The forts in the harbor of New York, were this evening garrisoned by order of Edwin D. Morgan, Governor of the State.--The Union Defence Committee of New York met at noon and passed a series of resolution complimentary to the officers, soldiers and seamen of the United States, for their participation in the recent victories of the National arms.--N. Y. Evening Post, March 12.
Winchester, Va., was occupied by the Union forces under the command of Gens. Hamilton and Williams. Company A, of the Wisconsin Third, Captain Bertrain, and a company from Connecticut, followed by Capt. Coles's company of Maryland, and a squadron of Michigan cavalry, were the first to enter the town. Two slight skirmishes occurred on the march. The troops encountered a strong fort one mile out, which was evacuated by Jackson last night. The people generally were intensely delighted, and hail the coming of the Union army as a harbinger of peace and future prosperity. The regiments, as they passed, were cheered and greeted from the houses with various tokens of welcome, which were responded to warmly by officers and men.--(Doc. 87.)
Serg. Wade, with a squad of the Carolina light dragoons, captured two of the enemy, about one mile from the Evansport batteries. The prisoners proved to be Lt. Wm. T. Baum, of Philadelphia, belonging to Gen. Hooker's staff, and Mr. Gregg, telegraph operator, of the same division of the Federal army.--Norfolk Day Book, March 19.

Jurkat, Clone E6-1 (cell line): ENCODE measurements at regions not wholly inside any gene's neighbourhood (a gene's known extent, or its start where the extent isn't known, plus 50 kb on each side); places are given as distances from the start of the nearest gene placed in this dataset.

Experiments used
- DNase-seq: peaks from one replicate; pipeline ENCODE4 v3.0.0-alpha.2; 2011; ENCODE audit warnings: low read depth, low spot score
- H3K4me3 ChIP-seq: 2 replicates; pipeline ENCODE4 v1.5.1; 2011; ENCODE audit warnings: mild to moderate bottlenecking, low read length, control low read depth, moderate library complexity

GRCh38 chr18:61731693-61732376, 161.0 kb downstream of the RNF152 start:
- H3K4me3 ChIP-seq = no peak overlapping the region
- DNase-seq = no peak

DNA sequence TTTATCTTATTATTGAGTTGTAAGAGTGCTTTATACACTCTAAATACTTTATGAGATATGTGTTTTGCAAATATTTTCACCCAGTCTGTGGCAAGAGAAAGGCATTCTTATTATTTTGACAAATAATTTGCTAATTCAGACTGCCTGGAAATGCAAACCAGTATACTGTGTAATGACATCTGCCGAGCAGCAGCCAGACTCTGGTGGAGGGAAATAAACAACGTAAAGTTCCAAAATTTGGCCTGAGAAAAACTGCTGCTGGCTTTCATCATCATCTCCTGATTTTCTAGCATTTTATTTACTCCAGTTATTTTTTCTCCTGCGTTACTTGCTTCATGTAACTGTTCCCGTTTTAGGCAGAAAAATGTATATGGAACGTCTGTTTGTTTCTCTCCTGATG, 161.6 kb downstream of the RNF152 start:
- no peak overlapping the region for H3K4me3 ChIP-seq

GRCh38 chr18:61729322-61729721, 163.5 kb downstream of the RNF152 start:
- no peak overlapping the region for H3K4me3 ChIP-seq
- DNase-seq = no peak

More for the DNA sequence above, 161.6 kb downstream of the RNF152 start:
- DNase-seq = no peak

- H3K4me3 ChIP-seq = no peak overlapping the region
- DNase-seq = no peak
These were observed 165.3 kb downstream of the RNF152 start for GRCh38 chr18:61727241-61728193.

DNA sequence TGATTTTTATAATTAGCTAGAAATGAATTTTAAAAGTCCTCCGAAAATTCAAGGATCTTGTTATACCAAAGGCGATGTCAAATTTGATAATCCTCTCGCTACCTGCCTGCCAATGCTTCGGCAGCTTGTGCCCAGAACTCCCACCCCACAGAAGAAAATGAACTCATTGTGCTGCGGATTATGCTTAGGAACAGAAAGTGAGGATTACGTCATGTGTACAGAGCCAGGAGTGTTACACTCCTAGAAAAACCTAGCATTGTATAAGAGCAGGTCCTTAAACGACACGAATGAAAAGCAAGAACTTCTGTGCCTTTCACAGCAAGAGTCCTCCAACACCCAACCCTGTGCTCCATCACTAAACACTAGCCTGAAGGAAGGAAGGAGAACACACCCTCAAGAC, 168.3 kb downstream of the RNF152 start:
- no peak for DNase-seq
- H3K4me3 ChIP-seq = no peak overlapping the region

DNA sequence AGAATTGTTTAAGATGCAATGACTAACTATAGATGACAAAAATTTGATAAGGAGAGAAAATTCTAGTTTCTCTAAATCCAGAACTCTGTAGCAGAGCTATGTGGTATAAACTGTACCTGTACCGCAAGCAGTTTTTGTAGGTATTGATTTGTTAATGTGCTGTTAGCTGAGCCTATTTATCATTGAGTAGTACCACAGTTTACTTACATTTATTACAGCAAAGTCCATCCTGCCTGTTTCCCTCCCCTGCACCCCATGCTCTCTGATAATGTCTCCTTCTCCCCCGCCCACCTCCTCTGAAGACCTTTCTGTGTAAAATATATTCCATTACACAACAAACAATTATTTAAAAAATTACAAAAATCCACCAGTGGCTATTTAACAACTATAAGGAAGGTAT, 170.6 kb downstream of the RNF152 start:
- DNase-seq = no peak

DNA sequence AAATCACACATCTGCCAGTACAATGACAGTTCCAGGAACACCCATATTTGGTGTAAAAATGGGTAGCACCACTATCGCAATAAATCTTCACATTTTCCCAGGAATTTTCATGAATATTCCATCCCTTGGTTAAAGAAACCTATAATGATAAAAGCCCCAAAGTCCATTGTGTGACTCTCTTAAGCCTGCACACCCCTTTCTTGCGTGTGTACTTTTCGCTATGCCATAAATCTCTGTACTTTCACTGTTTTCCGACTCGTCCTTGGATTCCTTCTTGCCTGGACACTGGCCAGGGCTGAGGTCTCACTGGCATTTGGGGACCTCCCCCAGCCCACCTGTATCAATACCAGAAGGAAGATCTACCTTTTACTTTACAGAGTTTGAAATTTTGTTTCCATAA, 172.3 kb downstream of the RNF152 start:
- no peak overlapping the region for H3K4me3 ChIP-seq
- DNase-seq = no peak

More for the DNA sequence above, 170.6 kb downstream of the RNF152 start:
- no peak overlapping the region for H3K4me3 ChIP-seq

A battalion, comprising the First Nebraska regiment and a portion of Curtis's Iowa cavalry  regiment, under the command of Colonel W. W. Lowe, attacked a force of rebels six hundred strong, this morning, defeating them and taking possession of the town of Paris, Tenn., but being apprised that a large force of rebels was within a few hours' marching distance, they retired, bringing away a number of prisoners. Company A lost five men killed, among them the Sergeant-Major. A second battalion, under command of Lieut.-Col. Patrick, crossed the river to-day to reenforce them.--(Doc. 88.)
In the United States Senate, Mr. Davis presented petitions from citizens of Kentucky, asking Congress to disregard all schemes for emancipation and attend to the business of saving the country.
The town of Berryville, Va., was occupied by the National troops yesterday, Gen. Gorman directing the advance. The enemy had five hundred cavalry there on their arrival; but the signal ordered a charge of the New York cavalry upon them, supporting the onset with a sufficient force of artillery and infantry. The enemy did not wait to fight, but retreated toward Winchester. Twice last night were the pickets of Gen. Gorman's brigade compelled to fall back by the charges of Ashby's cavalry. This morning Gen. Gorman made a reconnoissance in force to within two miles of Winchester, drawing the rebel posse into an ingenious trap. They were again charged upon by the Union cavalry, losing four men killed and wounded. The arms, horses, and equipments, of the four victims, were captured.--N. Y. Herald, March 13.
The Florence (Ala.) Gazette, of this date, has the following: “We learned yesterday that the Unionists had landed a large force at Savannah, Tenn. We suppose they are making preparations to get possession of the Memphis and Charleston Railroad. They must never be allowed to get this great thoroughfare in their possession, for then we would indeed be crippled. The labor and untiring industry of too many faithful and energetic men have been expended on this road to bring it up to its present state of usefulness to let it fall into the hands of the enemy to be used against us. It must be protected. We, as a people, are able to protect and save it. If unavoidable, let them have our river, but we hope it is the united sentiment of our people, that we will have our railroad.”
Jacksonville, Fla., was occupied by the National forces.--(Doc. 89.)